Customers, investors, and regulators all want assurances that boards understand the risks and are doing the utmost to ensure institutions are managing them. But cyber threat is increasing by the day. All you have to do is pick up a paper and you see the impact. It is a moving target that can only get worse
Each new cyber hack victim has a story that makes the need for cyber risk management more urgent. DataSecure strongly recommends that organizations hoping to maintain operational resilience during disruption should implement risk management. Unfortunately, that comes with many unknowns: Which risk management framework to use? Is risk management expensive? What's the return on investment? We, at DataSecure are experts with more than 80 years senior management experience in IT Risk Governance & Management. DataSecure will guide your organization out of this decision paralysis by introducing the three pillars of an enterprise risk program.
PREREQISITE: DataSecure will assist you determine the maturity of your existing risk program
Various capability maturity models measure enterprise risk management, such as the model used by the Risk Management Society (RIMs). Organizations with more mature risk management might adhere to ISO, COSO, NIST, or another standard risk management framework. Less mature programs can still improve C-suite decision making simply by having a common lexicon, understanding, and appreciation of risk management. Organizations with very low risk management maturity might not know where to begin. This is where DataSecure come in to assist with understanding your maturity level and the next phase.
The 3 Pillars of Enterprise Cyber Risk Management
A governance structure is the first pillar of any risk management program. It provides an enterprise with a body of experts and decision makers on the potential impacts and actions associated with risk decisions. A general model may include periodic meetings of a C-suite risk committee, informed by mid-level managers in subcommittees. Ideally, the subcommittees should offer risk committee executives options that balance resource demands.
Every organization must know how much risk it can tolerate. A documented risk appetite statement lists categorized risk tolerance ranges that align with the organization's strategic objectives. The risk appetite statement helps the organization confidently employ its strategy with explicit direction on how much risk can be taken.
With adequate risk governance and documented appetite, organizations can begin to weave risk management practices into their culture. Executives must communicate expectations to the organization through their management teams, usually through policy and procedure and potentially as part of a global policy structure.
Foundation for Resilience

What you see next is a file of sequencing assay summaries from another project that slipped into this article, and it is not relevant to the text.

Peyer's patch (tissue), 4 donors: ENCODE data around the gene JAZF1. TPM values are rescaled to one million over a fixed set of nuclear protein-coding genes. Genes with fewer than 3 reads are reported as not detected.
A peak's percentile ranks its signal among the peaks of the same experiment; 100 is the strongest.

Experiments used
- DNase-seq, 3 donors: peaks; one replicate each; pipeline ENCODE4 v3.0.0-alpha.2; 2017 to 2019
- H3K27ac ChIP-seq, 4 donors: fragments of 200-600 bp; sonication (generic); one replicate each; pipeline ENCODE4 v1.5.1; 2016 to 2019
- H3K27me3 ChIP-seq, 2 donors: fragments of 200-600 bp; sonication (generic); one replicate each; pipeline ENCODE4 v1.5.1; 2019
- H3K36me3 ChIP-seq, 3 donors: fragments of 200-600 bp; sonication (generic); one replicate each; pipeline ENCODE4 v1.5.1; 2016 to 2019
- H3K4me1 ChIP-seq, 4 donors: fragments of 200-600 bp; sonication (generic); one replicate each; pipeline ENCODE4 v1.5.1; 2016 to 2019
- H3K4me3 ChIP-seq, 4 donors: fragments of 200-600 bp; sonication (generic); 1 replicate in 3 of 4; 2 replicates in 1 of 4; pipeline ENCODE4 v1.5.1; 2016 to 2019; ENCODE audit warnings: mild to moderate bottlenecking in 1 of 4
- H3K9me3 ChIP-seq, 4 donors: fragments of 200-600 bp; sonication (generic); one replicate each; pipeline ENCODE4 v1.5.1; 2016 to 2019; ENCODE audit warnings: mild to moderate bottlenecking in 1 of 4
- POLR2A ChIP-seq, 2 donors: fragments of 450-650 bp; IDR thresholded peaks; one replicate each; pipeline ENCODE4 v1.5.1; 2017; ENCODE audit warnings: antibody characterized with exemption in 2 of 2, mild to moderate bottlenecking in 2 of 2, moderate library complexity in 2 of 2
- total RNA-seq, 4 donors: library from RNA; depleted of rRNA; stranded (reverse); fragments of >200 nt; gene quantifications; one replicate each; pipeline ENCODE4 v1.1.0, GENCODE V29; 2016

The three pillars of robust risk management support an organization's operational resilience, or the ability to accomplish the organization's mission during disruption. Ultimately, organizations must treat risks as having their own life cycles that span the enterprise's desire to accomplish strategic goals. Even if your enterprise navigates the turbulent storm of cyber threats by luck alone, preparing for disruption builds a culture of mission focus. To maintain that focus in the midst of bigger and more frequent cyber-attacks, robust risk management and operational resilience are more important than ever.
The Four Pillars of Comprehensive Layered Security
Your first inclination might be to think in terms of technical components. However, providing security services to clients goes well beyond the individual components you choose. Instead, think in terms of “what” you’re trying to do, rather than “how” you’re trying to do it.
For example, instead of thinking about what antivirus to use, consider it within the broader context of your threat detection capabilities. Doing so allows you to systematically build defenses for any business.
DataSecure uses the following four pillars to develop your layered security program:
The 3 Pillars of Enterprise Cyber Risk Management
Your first line of defense involves monitoring both electronic devices and the physical security of corporate offices. This first layer can show early warning signs of cyberthreats, helping you stop attacks before they get off the ground. In fact, some of the defenses in the other pillars would be impossible without this foundational layer.
This next pillar includes many of the tools and techniques thought of as traditional security mechanisms—like antivirus, patch management, web protection and email protection. They’re not enough to cover all problems, but they can deal with quite a few. Just patch management alone would have prevented several major ransomware attacks like WannaCry and Petya.
Any defense strategy requires the ability to quickly recover after a disaster. The first two pillars can prevent a lot of attacks, but they’re not bulletproof. By having good backup solutions to restore systems quickly, two-factor authentication for account recovery, and strong encryption to prevent unauthorized access to intellectual property, you can provide your clients with a kind of insurance policy against data theft and downtime
The final layer involves advanced security tactics and active management. Many businesses require a more in-depth approach than the first three pillars can provide. This step involves penetration testing, security incident and event management (SIEM) systems, and security operation centers. This pillar provides the highest level of protection for businesses. DataSecure starts with this discovery phase before we start implementing the practices and technology of the model, as this allows us to assess the security posture and maturity level for each client.